In the short drive from Chania airport to the town centre, my taxi driver beeped his horn at least five times. Not to alert other drivers of his presence or as a rude outburst, but simply to say hello to the other people on the road.
“It’s only a small town”, he smiled, “Everyone knows everyone else.” It certainly seemed that way, as the people in the cars coming the other way smiled, tooted and waved in response.
With a population of only 50,000 people, though, Chania manages to cram a heap of history inside its city limits. For example, as I took a seat at a bar later that afternoon, I found myself looking across at an Ottoman mosque, from within the Venetian harbour, having just minutes earlier visited the French-inspired market and Greek orthodox cathedral.
With a background that also includes a Byzantine era and ancient Arab rule, it seems that Crete has been influenced by most world cultures. Perhaps it’s this richly varied history that makes the place so welcoming nowadays.
As I looked at the menu in the bar, the waiter arrived at my table and greeted me like an old friend before bringing me a beer, all the while chatting with the other guests and staff – and finding time to share a joke with passers-by as he invited them in for a drink.
Later that evening, I enjoyed a meal that would have been large enough to sate the Minotaur. Endless plates of hummus, vegetables, grilled meats and warm breads from Tamam restaurant came to our table; at one point I’m sure the waiter contemplated bringing another table for all the food, but decided against it as it would have blocked the narrow cobbled streets! We duly noted that, when your meal is so large that it obstructs others’ passage, it’s probably time to stop ordering…
As you eat, watch out for the dusty wind as it whips through the town – it can be quite disruptive. However, the locals manage to give even bad weather a fun spin; because the wind comes up from Africa, it’s known as ‘Gaddafi’s Revenge”!
Suitably glutted, I returned from the restaurant to my home for the night, the Hotel Doma. Even my accommodation boasted a rich, multi-national past: it’s a former Austro-Hungarian consulate, housed within a neoclassical mansion. The hotel staff certainly treat you like nobility, too.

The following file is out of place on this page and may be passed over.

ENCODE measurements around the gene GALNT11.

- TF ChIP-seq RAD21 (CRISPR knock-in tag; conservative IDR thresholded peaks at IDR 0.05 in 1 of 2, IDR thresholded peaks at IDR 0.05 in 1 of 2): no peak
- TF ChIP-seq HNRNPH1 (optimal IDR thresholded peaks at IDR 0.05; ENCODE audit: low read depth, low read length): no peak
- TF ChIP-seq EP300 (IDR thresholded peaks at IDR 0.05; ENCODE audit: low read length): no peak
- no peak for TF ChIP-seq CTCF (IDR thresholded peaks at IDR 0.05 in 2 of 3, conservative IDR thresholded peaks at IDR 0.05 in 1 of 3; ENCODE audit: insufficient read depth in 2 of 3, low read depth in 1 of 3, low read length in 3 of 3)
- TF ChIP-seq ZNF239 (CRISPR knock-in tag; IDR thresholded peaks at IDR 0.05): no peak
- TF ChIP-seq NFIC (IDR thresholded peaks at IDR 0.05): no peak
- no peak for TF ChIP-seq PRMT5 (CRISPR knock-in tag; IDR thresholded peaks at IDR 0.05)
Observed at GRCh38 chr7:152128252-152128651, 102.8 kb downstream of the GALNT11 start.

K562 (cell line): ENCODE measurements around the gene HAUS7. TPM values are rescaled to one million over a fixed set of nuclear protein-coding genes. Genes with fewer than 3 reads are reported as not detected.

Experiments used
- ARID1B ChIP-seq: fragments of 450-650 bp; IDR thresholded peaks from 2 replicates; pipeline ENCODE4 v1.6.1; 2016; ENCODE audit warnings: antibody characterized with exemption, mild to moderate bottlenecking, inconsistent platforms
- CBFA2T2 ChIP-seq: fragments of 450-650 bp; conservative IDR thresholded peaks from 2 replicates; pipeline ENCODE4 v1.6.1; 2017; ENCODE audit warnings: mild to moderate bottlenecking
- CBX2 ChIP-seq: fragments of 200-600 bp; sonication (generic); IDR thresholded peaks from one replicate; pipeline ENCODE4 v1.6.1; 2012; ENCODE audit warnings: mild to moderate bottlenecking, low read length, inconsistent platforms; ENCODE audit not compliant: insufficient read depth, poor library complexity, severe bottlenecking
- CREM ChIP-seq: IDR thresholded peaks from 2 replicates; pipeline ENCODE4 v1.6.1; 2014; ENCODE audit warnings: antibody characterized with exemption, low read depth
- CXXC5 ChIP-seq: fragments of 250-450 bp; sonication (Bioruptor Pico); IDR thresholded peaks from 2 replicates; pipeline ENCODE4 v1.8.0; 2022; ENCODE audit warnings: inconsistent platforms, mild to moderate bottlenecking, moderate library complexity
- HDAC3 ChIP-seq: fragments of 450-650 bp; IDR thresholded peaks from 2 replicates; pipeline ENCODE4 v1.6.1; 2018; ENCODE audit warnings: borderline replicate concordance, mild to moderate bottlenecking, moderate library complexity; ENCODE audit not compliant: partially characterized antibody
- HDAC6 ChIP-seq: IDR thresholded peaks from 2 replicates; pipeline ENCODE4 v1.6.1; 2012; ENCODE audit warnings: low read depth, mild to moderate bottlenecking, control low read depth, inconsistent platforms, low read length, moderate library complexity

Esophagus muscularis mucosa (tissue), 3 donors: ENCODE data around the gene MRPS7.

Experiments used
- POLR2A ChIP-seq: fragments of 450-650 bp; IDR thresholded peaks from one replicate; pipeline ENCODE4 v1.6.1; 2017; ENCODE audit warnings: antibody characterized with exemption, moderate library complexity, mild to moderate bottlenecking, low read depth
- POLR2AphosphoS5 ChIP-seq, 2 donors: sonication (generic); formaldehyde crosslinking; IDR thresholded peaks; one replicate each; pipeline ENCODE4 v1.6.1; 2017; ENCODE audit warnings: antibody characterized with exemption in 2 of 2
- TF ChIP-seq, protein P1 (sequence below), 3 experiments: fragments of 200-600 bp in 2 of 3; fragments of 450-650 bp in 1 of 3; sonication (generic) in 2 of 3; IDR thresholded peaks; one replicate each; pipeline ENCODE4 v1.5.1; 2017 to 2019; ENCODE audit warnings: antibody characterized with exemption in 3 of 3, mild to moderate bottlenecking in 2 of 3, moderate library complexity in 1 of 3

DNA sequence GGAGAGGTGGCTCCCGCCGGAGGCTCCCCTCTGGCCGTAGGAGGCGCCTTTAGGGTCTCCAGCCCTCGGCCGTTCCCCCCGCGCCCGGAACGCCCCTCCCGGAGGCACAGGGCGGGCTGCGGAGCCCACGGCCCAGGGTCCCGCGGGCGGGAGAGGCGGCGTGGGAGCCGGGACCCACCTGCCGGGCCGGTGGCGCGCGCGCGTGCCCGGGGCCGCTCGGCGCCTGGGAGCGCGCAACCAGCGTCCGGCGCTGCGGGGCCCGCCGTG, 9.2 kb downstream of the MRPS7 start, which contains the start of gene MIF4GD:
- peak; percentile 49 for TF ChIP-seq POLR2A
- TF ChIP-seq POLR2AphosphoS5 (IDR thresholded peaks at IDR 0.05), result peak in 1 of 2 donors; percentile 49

But that’s not to say that the place rests solely on its historical laurels; the top-floor suite offers freedom enough to match the grandiose history, with a rooftop terrace that runs the entire length of the building. Think less ‘balcony’, more ‘private patio’, complete with separate sitting space, plus a table and chairs and two sun-loungers. You’ll probably need a sit down after walking from one side of the terrace to the other.
In the morning, the Doma comes into its historical, traditional own. The breakfast room, decorated with hundreds of old photographs of bygone times, provides a lovely spread with views over the road to the gorgeous coastline.
While out and about, be sure to order a ‘Greek coffee’ (served throughout the country), which will help to blow the cobwebs out. The traditional drink brings to mind a tasty black sludge that packs a really caffeinated punch. But phrase your order carefully; don’t get confused and call it a Turkish coffee, similar as they are – the Greeks are friendly but they are proud too!
However, there’s nothing wrong with a little national pride; especially for an island whose very identity encompasses so much international influence anyway. And, after a brief walk through the beautiful city of Chania, with its Turkish hammams, Marseille-style ‘agora’ market and most importantly its incredibly welcoming Cretan people, and you’ll see why they are so proud.
Written by Simon Willmore